Add glue to the angled edges and then fold the side pieces up. They won’t be fully secure yet, but that’s okay. The tape will help keep things lined up as we move onto the next step. 

adding glue to mitered corners of floating shelf


Add some wood glue around the edges of the top. Slide the top between the frame and clamp it so that the top of the top is flush with the top of the frame. 

Use 1” nails to secure the frame to the top of the shelf.

nailing frame to front of DIY floating shelf

Repeat with the bottom piece, this time lining up the bottom of the bottom to be flush with the bottom of the frame. 


To finish our shelves, I filled any nail holes and seams with stainable wood filler and then sanded off the excess. I sanded everything with 220 grit sandpaper to prep it for the stain and then applied a pre-stain wood conditioner. 

I stained the shelves with Minwax Mocha stain and then sealed them with 2 coats of Helmsman Spar Urethane in Clear Satin. Polycrylic would work great here too. We just used the Helmsman since that’s what we were using on a matching vanity and we wanted that to have some resistance to water. 


Before we can assemble the shelf support structure, we first need to identify where the studs are in relation to where we want to hang the shelves. 

Grab your wall support board to mock up the spacing and mark where the studs align with your wall support board. Once installed, the floating shelves will extend ~⅝” beyond either side of the wall support board. 

marking stud placement on support board for floating shelves

Now that we know where the studs fall, we can avoid those areas when installing the shelf supports.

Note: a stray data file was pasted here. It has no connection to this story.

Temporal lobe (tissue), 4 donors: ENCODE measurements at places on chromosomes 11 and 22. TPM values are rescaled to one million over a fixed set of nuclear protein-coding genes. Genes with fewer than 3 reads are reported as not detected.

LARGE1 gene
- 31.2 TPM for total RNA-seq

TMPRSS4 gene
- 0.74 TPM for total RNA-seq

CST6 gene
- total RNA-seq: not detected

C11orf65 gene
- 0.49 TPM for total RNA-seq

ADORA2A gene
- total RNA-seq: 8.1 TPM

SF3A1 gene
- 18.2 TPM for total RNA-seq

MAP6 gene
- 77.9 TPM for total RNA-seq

Using the 1 ½” settings, drill (2) pocket holes on one end of each of your shelf support boards. 

Using glue and 2.5” Kreg screws, secure the shelf support boards to the wall support board. Ideally you will have one shelf support on either end of the wall support board and then the rest can be evenly distributed between them. 

installing shelf supports to wall support board using pocket holes

If your studs are close to the end of the wall support board, install the shelf support boards that you can and then we’ll install the ones that are in line or close to the stud after hanging. 


Determine how high you want to hang your floating shelf. Once installed, the floating shelf will sit a little over ½” lower than the bottom of your wall support board. 

We hung our first shelf approximately 22” above the top of the toilet and placed the second shelf approximately 16” above the bottom shelf. 

brackets for floating shelves over toilet

Secure the wall support board into the studs using 3” wood screws. If you had a shelf support board that needed to be installed after hanging the wall support, you can add it now. 

securing wall brackets to the studs to hang DIY floating shelves


Slide your shelf onto the floating shelf support. Using 1” nails, secure the shelf to the shelf support board in a few places along the back of the shelf. 

sliding DIY floating shelf onto bracket to install

There you have it! Now you have your very own DIY floating shelves! I don’t know about you, but I find it so satisfying to slide the floating shelf onto the support board. It’s like the shelves are hanging like magic, but really, you have a solid structure secured into the studs. 

close up of DIY floating shelves made from red oak